Authors find inspiration in a lot of places. For Clovis High School graduate Heather Demetrios, the spark for her new novel, "Something Real" (Henry Holt and Co., $17.99), came from reality television star Kate Gosselin.
"A couple of years ago I saw a People magazine that had a story about Kate Gosselin and her eight kids. I've always had an issue with reality TV," Demetrios says. "So I began to think about, what if you were a teenage girl where everyone could download your life. How crazy it would be growing up in that world."
That idea became a young-adult novel about 17-year-old Bonnie Baker, who along with her 12 siblings, stars in the reality show "Baker's Dozen." In the wake of the show's cancellation and a scandal surrounding it, the teen tries to live a normal life. That fails when the reality show goes back on the air.
Demetrios had the unpleasant task of watching a few reality programs as research for the book. She had to catch up with the popular genre because, since her high school graduation in 2001, she has traveled the world. She's gone from studying theater at USC to visiting the Ukraine (when "Survivor" launched) to teaching English in South Korea.
"When I watched 'Jon & Kate Plus 8,' I got very angry. It seems like every book I write, I'm angry about something," Demetrios says with a laugh.
She has been writing for as long as she can remember, but she says it was this book that got her on the publishing fast-track. Along with "Something Real" — available at local bookstores and online starting Tuesday — her next book, "Exquisite Captive," a fantasy about jinn — characters in Arab and Muslim folklore — set in Los Angeles, will be released later this year. It's the first of a "Dark Caravan" fantasy trilogy.
And she's working on a love story about a young combat veteran and a girl trapped in their small town, both struggling to escape the war at home.
Demetrios says the key to breaking into the young-adult genre is finding ideas that have not already been used in hundreds of other books. There have only been a couple of books written using a reality show theme and the jinn have gotten even less attention.
Demetrios says her passion for writing was fanned by David Menendian, her Advanced Placement composition and journalism teacher at Clovis High. The dedication in the book reads, "For Menendian, who taught me how to write. And for Zach, who always believed I could."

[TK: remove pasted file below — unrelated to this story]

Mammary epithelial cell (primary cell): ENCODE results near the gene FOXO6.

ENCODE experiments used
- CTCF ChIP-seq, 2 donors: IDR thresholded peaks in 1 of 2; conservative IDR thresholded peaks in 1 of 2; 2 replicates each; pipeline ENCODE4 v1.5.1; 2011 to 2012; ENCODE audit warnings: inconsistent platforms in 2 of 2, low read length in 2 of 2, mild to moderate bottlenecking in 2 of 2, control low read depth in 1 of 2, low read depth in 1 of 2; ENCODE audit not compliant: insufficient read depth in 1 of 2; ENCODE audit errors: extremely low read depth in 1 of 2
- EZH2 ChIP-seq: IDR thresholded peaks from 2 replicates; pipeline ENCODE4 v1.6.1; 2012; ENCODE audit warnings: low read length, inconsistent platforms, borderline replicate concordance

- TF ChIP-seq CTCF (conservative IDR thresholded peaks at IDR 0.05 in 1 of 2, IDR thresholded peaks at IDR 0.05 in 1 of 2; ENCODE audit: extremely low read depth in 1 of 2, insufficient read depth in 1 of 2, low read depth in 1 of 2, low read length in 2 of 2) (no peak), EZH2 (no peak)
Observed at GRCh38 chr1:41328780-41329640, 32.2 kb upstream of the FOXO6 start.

Demetrios always knew she could write, but it was Menendian who pushed her to dig deeper and to work harder.
"He took writing very seriously and had high expectations for us. He's the first person to say to me that I was a good writer but could be better," Demetrios says. "He was always very passionate when he talked about books."
Now, the author wants to pass on some of that passion to young writers. She knows what it's like to think getting a book published is impossible and how discouraging that can be. Her hope is that young potential authors see that she is just "a normal person who went to Clovis High" and realized that the only way a dream to write becomes truly impossible is to not try.
More books of local interest
"Cow without Tail" (Dorrance Publishing Co., $38): Fresno's Godwin Boswell Akubue looks at what connects the Igbo people of Nigeria — customs, beliefs, genealogy, etymology, etc. — to their brethren of the past after the Diaspora, which drove 10 out of the 12 tribes of Israel out of the Holy Land.
He looks at evidence from books, publications, speeches and works of other people who believe the Igbo of Nigeria are descendants of the Jews.
It's available at www.dorrancebookstore.com.
"Infantry Lieutenant" (Pacifica Military History, $16): Clovis resident Gid B. Adkisson III recounts how his father found himself transported from the family farm in West Texas to the battlefields of Europe during World War II. The book is based on the war stories his father told him, plus accounts from those who served with him.
You can find it at www.amazon.com.
"State of Rebellion" (CreateSpace Independent Publishing Platform, $11.69): The third book in Summer Lane's "Collapse Series" has been released. It continues the story of 20-year-old Cassidy Hart and her fight for survival in post-apocalypse America.
The 20-year-old Reedley resident has had thousands of articles published on a variety of topics and writes for her website, Writing Belle. Her first two books — "State of Emergency" and "State of Chaos" — made the list of best-selling books at Amazon.com.
John Dear will discuss nonviolence and his new book, "The Nonviolent Life," at 7 p.m. Thursday at the St. Paul Newman Center, 1572 E. Barstow. A book signing will follow.
Dear, who was nominated for the Nobel Peace Prize by Archbishop Desmond Tutu, has organized and participated in nonviolent campaigns for more than three decades.
He's been arrested 75 times in acts of civil disobedience against war and injustice.
Admission is free but donations are welcomed.
TV and movie critic Rick Bentley can be reached at (559) 441-6355, firstname.lastname@example.org or @RickBentley1 on Twitter. Read his blog at fresnobeehive.com.